Breath clean air and relax in lap of nature

Hill Station
I had been planning to visit Kasauli for a long. So one September night I decided to check out this quiet hill station in Himachal Pradesh’s Solan district. I took an early morning train to Kalka the next day. From here I boarded a toy train to a small station called Dharampur, which is at an elevation of around 1500 meters from sea level. One can feel the effect of cool mountain air here. From here I got into a bus for Kasauli. The bus, which was, bit smaller than the ones one sees in the plain was full of students from some local college - going back to their villages.

The ride was part bumpy, part smooth and part scary when on sharp hair-bend turns the driver continued at the same speed with ‘Bhangra Pop’ blaring from the creaky bus ‘stereo’.I knew Kasauli was nearing when the bus began groaning while negotiating steep winding roads. Then suddenly it stopped at a small bus stop. I got down and began my search for a reasonably priced-yet-good hotel. It was unlike other hill stations where one could spot hotels everywhere. This military town has escaped the ‘touristification’, thanks to the army. Traffic is regularised, with no vehicles allowed into the small market, which still has a cobbled path. The two main roads the little hill station has been called the Lower Mall and the Upper Mall. It’s just the name, no rows of shops here. Just half a dozen or so makeshift shops run by Tibetans selling jackets, woolens, T-shirts and other usual stuff one finds at such markets everywhere.

There were few picnickers sipping tea and coffee, as monkeys walked by or jumped from branch to branch on trees around, at a biggish grocery store-cum-restaurant, which had a lot of space in front of it for the visitors to sit.

After trying a couple of hotels I knew names of I finally settled for a guesthouse situated at the end of the road near old Kasauli overlooking the valley below. The owner proudly told me that when the sky is clear I could see Chandigarh from the terrace!

Around 5 PM Kasauli was enveloped by the monsoon mist. It was pretty beautiful sight watching mist trapped in pine trees. I rested for sometime before I got out again and just walked on the roads checking them out where did they lead. I resisted going full hog because it was getting dark and I was not sure where I would end up.

At night I did some journaling, watched some masala flicks on cable TV and finally fell asleep around midnight.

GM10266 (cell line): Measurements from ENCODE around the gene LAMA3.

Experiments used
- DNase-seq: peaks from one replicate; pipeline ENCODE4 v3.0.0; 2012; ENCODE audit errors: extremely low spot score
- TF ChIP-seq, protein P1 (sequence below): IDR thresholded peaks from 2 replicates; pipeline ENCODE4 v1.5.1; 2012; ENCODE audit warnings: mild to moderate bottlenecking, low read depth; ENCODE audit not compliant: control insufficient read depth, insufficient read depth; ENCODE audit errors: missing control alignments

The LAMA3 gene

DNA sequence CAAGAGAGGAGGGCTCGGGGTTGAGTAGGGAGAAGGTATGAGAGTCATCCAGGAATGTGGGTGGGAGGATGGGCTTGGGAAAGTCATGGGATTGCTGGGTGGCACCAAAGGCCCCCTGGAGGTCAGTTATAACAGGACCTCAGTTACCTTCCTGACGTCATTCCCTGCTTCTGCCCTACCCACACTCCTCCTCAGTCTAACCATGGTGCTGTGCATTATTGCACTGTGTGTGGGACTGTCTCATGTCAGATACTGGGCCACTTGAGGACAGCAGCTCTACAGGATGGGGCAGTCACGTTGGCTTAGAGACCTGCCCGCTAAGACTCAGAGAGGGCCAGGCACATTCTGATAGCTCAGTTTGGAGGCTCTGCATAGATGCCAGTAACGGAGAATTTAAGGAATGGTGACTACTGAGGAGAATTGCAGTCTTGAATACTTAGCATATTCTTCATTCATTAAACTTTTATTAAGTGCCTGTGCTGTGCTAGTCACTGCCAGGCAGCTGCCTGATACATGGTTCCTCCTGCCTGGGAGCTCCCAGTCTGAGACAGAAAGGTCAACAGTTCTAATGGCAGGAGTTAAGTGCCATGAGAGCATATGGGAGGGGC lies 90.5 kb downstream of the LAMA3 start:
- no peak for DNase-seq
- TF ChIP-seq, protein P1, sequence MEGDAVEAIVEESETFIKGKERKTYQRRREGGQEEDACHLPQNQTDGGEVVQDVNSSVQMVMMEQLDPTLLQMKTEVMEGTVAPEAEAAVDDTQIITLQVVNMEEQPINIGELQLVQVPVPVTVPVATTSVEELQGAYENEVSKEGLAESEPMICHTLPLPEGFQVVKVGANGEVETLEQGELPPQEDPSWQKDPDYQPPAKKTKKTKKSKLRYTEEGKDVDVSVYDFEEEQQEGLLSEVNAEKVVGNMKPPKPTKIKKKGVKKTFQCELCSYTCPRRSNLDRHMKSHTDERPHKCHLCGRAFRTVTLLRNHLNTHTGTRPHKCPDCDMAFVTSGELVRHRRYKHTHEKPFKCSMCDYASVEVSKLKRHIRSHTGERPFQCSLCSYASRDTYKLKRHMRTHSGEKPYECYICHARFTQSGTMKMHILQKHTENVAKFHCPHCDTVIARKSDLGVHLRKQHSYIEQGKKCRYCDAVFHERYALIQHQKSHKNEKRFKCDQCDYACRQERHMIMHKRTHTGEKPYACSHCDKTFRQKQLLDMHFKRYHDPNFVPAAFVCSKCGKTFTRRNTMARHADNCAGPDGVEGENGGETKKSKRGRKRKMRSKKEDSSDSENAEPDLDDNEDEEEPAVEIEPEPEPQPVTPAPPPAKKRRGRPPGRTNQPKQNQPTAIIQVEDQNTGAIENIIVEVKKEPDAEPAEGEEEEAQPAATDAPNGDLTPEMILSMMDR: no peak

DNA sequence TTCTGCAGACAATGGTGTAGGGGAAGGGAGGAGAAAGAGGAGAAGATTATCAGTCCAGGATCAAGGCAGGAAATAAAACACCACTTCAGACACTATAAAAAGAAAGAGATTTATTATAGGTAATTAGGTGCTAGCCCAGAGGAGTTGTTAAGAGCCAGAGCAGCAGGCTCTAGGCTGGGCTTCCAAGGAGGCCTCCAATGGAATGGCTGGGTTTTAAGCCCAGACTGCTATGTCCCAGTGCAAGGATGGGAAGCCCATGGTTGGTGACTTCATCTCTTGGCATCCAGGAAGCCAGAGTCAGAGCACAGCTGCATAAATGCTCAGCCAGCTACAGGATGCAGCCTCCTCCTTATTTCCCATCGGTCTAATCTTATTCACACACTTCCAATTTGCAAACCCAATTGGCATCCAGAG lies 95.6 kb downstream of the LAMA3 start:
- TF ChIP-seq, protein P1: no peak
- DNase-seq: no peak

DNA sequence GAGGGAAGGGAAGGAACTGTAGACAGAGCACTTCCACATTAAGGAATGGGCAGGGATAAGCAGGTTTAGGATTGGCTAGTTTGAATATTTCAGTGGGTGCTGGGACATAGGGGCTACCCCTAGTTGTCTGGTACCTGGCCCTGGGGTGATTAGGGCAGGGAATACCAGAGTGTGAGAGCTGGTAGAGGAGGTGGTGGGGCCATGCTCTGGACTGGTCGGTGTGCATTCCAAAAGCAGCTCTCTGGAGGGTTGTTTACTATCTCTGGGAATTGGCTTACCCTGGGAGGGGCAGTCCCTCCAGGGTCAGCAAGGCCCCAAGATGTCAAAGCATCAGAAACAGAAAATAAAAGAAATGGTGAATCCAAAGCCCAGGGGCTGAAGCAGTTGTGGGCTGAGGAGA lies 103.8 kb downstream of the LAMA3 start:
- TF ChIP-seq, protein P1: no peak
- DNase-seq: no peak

I got up around 6.30 am and went out to see how Kasauli looks in the morning. The sky was clear so I could get some views, which I could not in the evening. There was a chill in the air but it was soft and sweet.

After taking a hot bath, I decided to check out the Upper Mall, which, as my hotel manager claimed, provides the best views. It is on this road that all the important buildings are situated. This road has the highest elevation in Kasauli, gives you the best views on both sides. My ultimate destination was ‘Monkey Point’, which is a temple on another mountain. I was advised to take this road as far as Gilbert’s Trail (a nature walk) and then take a left turn from near a Litter Box. When the hotel manager told me about this box, I thought he was talking about some Letter Box because he said it was of old-style and one certainly did not think of Litter Box being there. When I saw many of them I realized he meant Litter Box. And, what Litter Boxes! A beautiful small hut type box, which did not at all, looked like it contained garbage. It is on the Upper Mall road that grand old man of letters Khuswant Singh has his summer hideaway. No wonder every summer he runs away from the scorching heat of Delhi to indulge in some serious writing.

After I reached the signboard of Gilbert’s Trail, I took left turn and the short path connected me to the Lower Mall road. From here turn right takes one to the gate of Air Force Station. One has to collect pass go up to the Monkey Point as it is under the Air Force control. If you have a camera and mobile phones, you will have to leave them behind before you enter the Air Force Station. A 20-minute walk will take you to the Monkey Point. A small temple dedicated to Hanumanji (Monkey God) is situated there. Also, you can view snow-capped mountains from here if the sky is clear.

If you are going by car, then you will have to take the Lower Mall road. But the best way is to walk taking the Upper Mall road and then joining the Lower Mall road. While coming back, walk on the Lower Mall road to see the other side. The rest of the day I spent relaxing in my room and contemplated about past, present, and future. In the evening I walked down to Mashobra (Different from the one near Shimla) where some mela and dangal (Fair and Wrestling) was taking place.

It was finally time to get back to the real world. I reached Dharampur railway station to catch the afternoon toy train coming from Shimla. 

How to Reach: You can drive to Kasauli via Chandigarh and Kalka. Other option is to train. Kalka is well connected to Delhi and other cities.

Where to Stay: Kasauli has a limited choice of hotels. It attracts a lot of tourists on Weekends, so it is advisable to book in advance.

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